Public ethics, health and democracy -
Towards health equity

    This is the thesis of the Master 1 - Ethics, science, health and society. Louis started out with a campaign to prevent HIV and other sexually transmitted diseases, particularly among the homosexual population. This campaign was created by the “Australie” agency, on behalf of Santé Publique France and won the “Prix Empreinte” 2017.

The work on this campaign and the reflection that followed made it possible to address many subjects in an attempt to answer the central question: how to make prevention campaigns in public health legitimate in a pluralistic society?

Public health has undergone a major transformation as a result of the HIV epidemic. This "political epidemic" has shook up medicine by introducing the notion of "health democracy" with the appearance of patients in decision-making processes. Contemporary public health has emerged and had to rethink its power to act. It gives way from "biopower" to "bio legitimacy": preferring to consider the rights and desires of recognition of "hyper individuals" rather than coerce. In addition, health culture and the importance of new health problems have given rise to the concept of a "health contract". Contract between citizens, but also between health professionals and public health authorities. The latter must consider the rights of individuals, respect for their autonomy, follow a codified approach and ensure that "fair procedures" are respected in the development of their missions within a fair framework.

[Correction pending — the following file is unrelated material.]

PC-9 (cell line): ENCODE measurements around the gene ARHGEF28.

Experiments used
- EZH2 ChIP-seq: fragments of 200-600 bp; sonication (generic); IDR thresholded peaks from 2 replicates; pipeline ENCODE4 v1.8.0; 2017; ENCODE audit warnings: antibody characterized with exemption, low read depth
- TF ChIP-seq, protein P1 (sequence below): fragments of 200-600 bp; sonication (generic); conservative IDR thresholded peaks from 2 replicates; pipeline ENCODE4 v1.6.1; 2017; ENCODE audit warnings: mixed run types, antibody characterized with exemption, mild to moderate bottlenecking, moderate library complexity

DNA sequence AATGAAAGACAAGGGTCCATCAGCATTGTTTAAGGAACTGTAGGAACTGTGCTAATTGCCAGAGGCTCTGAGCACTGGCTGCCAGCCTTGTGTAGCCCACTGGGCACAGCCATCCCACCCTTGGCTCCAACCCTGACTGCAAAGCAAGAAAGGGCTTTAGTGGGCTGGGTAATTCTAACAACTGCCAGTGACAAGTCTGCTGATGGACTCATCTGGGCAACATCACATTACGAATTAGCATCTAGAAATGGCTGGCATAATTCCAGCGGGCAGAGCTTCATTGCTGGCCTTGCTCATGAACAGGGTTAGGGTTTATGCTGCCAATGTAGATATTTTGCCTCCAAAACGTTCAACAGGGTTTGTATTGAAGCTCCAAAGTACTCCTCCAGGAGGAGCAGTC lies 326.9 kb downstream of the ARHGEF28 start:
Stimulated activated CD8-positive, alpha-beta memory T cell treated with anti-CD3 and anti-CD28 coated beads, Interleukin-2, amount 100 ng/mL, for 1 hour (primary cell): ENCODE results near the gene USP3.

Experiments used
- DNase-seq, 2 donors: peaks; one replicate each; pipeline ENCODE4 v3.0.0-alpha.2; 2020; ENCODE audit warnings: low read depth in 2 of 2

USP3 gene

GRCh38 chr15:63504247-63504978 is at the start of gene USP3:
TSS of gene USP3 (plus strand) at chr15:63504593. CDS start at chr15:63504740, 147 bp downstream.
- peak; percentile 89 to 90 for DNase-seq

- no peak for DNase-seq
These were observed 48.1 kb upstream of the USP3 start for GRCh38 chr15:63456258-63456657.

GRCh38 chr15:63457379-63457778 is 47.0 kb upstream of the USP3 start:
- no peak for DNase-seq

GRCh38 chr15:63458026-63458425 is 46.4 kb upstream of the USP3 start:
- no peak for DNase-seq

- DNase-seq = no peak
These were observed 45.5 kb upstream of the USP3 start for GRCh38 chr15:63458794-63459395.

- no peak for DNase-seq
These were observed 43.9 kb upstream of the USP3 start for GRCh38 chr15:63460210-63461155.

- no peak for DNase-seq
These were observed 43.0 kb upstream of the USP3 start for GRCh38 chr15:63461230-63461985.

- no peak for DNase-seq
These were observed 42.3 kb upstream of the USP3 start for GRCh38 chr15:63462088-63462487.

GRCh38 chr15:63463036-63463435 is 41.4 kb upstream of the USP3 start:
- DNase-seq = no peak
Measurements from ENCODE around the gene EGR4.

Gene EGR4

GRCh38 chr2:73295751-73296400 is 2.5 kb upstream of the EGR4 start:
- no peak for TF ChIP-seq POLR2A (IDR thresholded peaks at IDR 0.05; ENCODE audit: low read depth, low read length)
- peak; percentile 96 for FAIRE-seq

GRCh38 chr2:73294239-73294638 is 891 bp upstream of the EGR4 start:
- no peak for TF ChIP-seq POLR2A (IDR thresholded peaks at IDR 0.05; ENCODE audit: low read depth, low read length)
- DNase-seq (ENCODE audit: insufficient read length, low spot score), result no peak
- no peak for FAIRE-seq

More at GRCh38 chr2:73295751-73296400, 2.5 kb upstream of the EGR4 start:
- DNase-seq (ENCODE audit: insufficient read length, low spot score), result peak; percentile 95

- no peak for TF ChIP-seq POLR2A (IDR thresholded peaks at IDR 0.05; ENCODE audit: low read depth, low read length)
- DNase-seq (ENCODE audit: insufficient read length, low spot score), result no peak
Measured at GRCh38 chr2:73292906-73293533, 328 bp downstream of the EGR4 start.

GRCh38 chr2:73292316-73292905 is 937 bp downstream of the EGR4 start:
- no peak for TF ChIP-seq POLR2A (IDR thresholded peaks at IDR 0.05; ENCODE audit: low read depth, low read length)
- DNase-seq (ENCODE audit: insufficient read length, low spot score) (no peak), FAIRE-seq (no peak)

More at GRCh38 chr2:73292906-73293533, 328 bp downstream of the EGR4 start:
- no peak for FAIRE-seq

Pluralistic society must be persuaded to accept these measures by explaining the collective nature of promoting equal dignity. Exposing the willingness of public health to fight inequality is a good answer to the detractors of campaigns. Health appears as a common good, a public good that must be preserved and a legitimate angle of attack to fight against "socioparesis". Public health institutions must behave like "learning organizations": institutions that work to break down the barriers that prevent them from using the latest scientific advances while training their members in them. They must be uncompromising about the quality of their work.

Thus public health institutions will be perfectly legitimate, creating a tacit subjective and consensual agreement based on ethical, political, societal, anthropological and epistemic criteria as to the existential validity of their actions. Society will have agreed to give them the authority they deserve.

Public health, information society and self-ownership -
The question of vaccination

This is the thesis of the Master 2 - Ethics, science, health and society


© Louis Malachane
2020 - Paris, FR